In Edwards, 52 N.C. App. 688, 279 S.E.2d 894, plaintiff brought an action seeking compensatory and punitive damages for personal injuries sustained during an altercation with a City of Raleigh employee. Plaintiff and defendant Akion argued about defendant Akion’s method of refuse collection from plaintiff’s residence. Plaintiff was knocked to the ground twice and was injured. Plaintiff sought to recover against the City on two theories. First, she sought to recover based upon the theory that defendant Akion committed an assault and battery upon her while acting within the scope of his employment. Second, plaintiff sought to recover on the grounds that the City negligently supervised defendant Akion which proximately caused her injuries. The trial court granted summary judgment in favor of the City.
In Edwards, this court stated that
[w]hen there is a dispute as to what the employee was actually doing at the time the tort was committed, all doubt must be resolved in favor of liability and the facts must be determined by the jury. The doctrine should be applied liberally, especially where the business involves a duty to the public, and the courts should be slow to assume a deviation from the duties of employment. In this case, the facts surrounding the incident are not unequivocal, and a jury should determine whether the alleged assault arose out of personal animosity or an effort by Akion to accomplish the duties assigned him.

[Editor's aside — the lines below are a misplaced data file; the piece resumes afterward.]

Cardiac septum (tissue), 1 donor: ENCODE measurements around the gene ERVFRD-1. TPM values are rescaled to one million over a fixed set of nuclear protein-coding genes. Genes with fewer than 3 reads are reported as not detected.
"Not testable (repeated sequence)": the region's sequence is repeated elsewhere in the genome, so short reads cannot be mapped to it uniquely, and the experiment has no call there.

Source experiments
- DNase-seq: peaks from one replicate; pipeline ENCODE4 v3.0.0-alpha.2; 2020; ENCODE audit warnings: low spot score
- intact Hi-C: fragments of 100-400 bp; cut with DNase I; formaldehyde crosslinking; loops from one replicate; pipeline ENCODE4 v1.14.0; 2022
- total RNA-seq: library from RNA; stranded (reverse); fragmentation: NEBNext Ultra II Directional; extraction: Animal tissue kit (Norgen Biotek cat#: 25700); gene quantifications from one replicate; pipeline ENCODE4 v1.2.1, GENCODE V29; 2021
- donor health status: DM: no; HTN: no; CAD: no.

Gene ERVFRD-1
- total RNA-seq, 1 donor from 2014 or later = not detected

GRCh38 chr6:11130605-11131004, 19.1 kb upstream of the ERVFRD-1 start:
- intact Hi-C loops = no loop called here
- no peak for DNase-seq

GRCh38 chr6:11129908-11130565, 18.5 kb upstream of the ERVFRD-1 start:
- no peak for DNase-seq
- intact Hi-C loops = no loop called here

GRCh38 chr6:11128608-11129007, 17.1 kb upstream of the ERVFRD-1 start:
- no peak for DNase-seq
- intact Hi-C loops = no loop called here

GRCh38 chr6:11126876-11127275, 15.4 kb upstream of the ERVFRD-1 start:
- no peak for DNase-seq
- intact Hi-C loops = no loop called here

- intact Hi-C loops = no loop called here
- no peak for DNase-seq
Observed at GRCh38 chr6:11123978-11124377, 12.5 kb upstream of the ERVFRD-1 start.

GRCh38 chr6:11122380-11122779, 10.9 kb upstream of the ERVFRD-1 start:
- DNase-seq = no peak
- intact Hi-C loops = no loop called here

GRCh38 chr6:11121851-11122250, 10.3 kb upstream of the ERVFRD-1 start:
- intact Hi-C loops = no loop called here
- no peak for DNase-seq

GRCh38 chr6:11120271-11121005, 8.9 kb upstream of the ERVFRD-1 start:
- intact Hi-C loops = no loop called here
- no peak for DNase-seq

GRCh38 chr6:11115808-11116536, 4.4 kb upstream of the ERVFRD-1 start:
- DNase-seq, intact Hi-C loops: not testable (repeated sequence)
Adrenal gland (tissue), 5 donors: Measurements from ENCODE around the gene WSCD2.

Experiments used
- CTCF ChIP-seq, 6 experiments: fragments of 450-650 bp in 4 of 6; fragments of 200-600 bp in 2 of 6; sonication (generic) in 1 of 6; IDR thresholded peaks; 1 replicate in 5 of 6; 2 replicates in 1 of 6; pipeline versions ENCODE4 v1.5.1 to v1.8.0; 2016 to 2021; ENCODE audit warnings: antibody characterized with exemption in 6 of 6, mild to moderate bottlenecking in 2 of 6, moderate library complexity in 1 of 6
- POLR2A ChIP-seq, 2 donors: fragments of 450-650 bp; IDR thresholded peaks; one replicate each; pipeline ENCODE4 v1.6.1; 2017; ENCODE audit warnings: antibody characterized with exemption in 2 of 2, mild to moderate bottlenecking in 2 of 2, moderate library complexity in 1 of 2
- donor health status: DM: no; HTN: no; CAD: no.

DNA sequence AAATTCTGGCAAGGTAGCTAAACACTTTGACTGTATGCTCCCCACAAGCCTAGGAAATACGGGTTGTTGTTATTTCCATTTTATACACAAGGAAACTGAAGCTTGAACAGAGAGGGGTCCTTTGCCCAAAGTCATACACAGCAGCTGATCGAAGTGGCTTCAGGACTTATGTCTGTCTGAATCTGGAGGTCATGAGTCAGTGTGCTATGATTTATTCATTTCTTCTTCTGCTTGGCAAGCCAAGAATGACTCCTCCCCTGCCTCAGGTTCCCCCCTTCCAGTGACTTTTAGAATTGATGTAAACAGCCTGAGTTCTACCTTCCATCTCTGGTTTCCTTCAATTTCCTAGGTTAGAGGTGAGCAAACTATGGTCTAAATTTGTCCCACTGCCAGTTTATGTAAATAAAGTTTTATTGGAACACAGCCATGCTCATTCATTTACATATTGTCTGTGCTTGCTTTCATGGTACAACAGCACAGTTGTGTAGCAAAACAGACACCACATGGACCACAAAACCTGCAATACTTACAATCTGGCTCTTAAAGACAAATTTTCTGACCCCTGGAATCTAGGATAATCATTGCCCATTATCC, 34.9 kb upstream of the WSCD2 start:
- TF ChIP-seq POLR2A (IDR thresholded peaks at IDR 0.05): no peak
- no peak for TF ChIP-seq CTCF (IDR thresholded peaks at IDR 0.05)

Id. at 698, 279 S.E.2d at 900.